The “classical” parameters in the time domain (Sway Path, Sway Area, Mean and Max X,Y Oscillations); Parameters obtained from simple statistical analysis (area, size of the main and minor axes, and orientation of 95% confidence Ellipse) ; Parameters from power spectral density analysis ; Parameters from Sway “structural” analysis (Sway Density) ; Parameters derived from non-linear analysis models (Fractal Analysis, Neural Networks, Random Walk, etc.) [16-19].
However, the clinical interpretation of these parameters in the framework of a straightforward diagnostic process is far from clear for a number of reasons. The complexity of balance strategies  and intrinsic anthropometric variability , among other factors, in fact suggest different behaviours with different sway characteristics. An empirical alternative is a “functional” approach based on evaluating the degree of efficiency/effectiveness in maintaining balance and thus oriented towards assessing the “Risk-Of-Fall” (ROF)  and/or the energy expenditure in keeping upright stance .
On the other hand, one should also consider that subjects affected by a variety of neuromotor and neurosensory pathologies can often succeed in keeping upright balance and the corresponding sway patterns are likely to incorporate information about the adopted compensation strategies specific to the pathological situation.
The static balance diagnostic process
Although many clinically valuable suggestions may derive from thorough data examination, clinicians need and demand a short decision-making path. Even more so if, according to the requirement of massive screening programs, they are going to perform systematic screening of the large number of persons that, by age and/or other frailty indicators, might experience balance deficits.
To do so, it is perhaps worth restating the diagnostic process based on the balance assessment on the force platform. The process could be defined as the answer to three basic questions:
• Is a given subject functional or dysfunctional with respect to static balance keeping?
• If there is an indication of dysfunction, how significant is the impairment with regard to the ROF? III. In such a case, what indications can be provided for further clinical diagnostics?
With massive screening programs in mind, a quick and easy response would need to be found at least to the first and second question.
Given the prevalence of falls among senior citizens with the already stated burden of resulting pain, discomfort and even death, a strong effort has to be made to prevent such a catastrophic event. The first step is the massive screening of senior citizens to identify subjects at risk and hopefully address them to further more specific diagnostics and to clinical interventions. Among interventions there is the promotion of Physical Activities as a part of a healthier lifestyle in a true “Population Strategy” as defined . Within ASL4 Chiavarese, back in 2008, an Adapted Physical Activity (APA) Program was started that has produced good results . The program is run by the Ben- Essere ASD, a non-professional, nonprofit, sport Association under the supervision of ASL4 clinicians. The periodical functional assessment was then started as well. The lack of a numeric assessment index was greatly felt. By a more comprehensive score it would have been easier to perform a truly effective diagnostic screening service at least to provide an indication of subjects with some likelihood of Risk-of-Fall.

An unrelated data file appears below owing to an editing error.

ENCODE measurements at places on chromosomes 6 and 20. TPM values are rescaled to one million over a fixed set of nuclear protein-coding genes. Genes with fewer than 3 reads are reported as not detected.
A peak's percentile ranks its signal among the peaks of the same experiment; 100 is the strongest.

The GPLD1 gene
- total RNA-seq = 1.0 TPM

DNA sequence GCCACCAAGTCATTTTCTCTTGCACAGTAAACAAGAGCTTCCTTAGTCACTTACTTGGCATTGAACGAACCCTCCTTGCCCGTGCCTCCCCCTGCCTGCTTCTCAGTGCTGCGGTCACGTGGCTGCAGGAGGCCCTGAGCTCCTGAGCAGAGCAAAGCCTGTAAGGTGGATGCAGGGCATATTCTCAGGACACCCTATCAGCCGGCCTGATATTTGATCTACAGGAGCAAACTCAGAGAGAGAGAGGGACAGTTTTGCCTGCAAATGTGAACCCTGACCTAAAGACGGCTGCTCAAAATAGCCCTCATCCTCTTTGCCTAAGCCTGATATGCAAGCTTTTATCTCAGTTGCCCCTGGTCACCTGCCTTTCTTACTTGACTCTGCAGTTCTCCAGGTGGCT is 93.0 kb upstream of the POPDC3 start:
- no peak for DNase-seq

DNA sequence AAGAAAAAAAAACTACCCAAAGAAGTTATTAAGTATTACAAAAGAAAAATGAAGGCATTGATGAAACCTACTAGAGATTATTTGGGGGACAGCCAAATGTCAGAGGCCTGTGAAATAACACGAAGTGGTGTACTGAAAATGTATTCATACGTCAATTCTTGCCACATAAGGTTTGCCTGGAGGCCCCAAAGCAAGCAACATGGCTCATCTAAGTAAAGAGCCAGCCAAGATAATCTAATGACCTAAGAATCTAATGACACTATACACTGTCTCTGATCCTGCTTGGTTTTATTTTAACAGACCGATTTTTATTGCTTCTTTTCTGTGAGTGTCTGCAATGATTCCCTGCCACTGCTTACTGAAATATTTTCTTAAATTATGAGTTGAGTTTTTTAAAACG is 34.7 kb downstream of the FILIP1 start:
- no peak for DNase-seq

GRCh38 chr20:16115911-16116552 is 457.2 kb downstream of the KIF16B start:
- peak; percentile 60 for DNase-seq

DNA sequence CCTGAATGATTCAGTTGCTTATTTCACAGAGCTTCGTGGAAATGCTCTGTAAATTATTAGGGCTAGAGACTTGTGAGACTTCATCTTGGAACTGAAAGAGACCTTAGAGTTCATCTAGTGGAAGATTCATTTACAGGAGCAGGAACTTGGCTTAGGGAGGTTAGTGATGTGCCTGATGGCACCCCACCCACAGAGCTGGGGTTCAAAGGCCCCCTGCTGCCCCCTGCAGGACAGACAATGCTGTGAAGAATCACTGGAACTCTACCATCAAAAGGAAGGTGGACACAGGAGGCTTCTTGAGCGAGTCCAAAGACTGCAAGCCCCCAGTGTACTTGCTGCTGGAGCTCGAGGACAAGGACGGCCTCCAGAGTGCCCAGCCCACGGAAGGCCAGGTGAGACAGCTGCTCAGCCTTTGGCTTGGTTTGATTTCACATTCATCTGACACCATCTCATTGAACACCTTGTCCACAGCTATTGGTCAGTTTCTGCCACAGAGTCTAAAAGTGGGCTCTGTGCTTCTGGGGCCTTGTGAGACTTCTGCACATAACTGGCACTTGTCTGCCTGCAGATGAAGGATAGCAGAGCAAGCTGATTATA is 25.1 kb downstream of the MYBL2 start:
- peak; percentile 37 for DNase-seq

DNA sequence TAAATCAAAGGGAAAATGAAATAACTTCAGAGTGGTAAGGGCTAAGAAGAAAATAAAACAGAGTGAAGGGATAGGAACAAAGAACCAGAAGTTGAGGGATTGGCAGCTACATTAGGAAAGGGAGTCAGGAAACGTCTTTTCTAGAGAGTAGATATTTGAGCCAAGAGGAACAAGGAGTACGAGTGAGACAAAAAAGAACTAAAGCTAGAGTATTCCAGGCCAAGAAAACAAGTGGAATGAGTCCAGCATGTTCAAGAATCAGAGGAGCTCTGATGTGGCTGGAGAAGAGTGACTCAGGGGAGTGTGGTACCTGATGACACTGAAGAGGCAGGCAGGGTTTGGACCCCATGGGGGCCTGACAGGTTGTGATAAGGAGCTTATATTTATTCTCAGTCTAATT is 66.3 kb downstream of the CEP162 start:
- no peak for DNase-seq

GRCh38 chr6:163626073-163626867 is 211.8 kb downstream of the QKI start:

SPF: A Score of Postural Functionality
The large set of posturographic parameters cited above (and others that can be found in the literature in growing numbers) are for obvious reasons not unrelated as they come from the very same measurement of the ground reaction forces.
A typical approach that has been pursued in the past in order to face such information redundancy is to proceed by “pruning” or by “data compression”, aiming at the smallest possible set of de-correlated indicators. However, although this method can effectively represent in compact form the behaviour of a normal population of subjects, it is not selective enough to detect subtle differences in a variety of clinical conditions, also considering that most posturographic parameters defined in the literature have rather large variation coefficients that tend to blur the difference between normality and abnormality.
Consider, for example, two posturographic parameters that are strongly correlated in the normal population. Unless the correlation is a consequence of the underlying biomechanics of the sway movements, it expresses some (quasi) invariant feature of the motor command patterns in physiological conditions. It may happen, however, that the modifications of the motor control induced by some pathological conditions do not affect the two parameters in a statistically significant way, if considered separately, but are detectable if we observe their ratio, which in practice can be regarded as an additional, derived parameter or indicator. Such posturographic indicators will probably have a very small variation coefficient in the normal population and thus may be quite sensitive to pathological conditions.
This is the heuristic basis for our proposal of a new evaluation scale, namely a Score of Postural Functionality (SPF) that exploits the hidden information underlying a redundant set of posturographic parameters. The idea is to count the number of ‘postural anomalies’ over the extended set of parameters, in relation to a reference population of subjects, and to define SPF as the relative number of anomalies: the higher the score the worse the balance control efficiency. Then, by plotting the relative probability of occurrence of the scores obtained by SPF it should be possible to define the best cut-off value to discriminate functional vs. dysfunctional subjects. The proposed procedure is explained in detail in the following sections.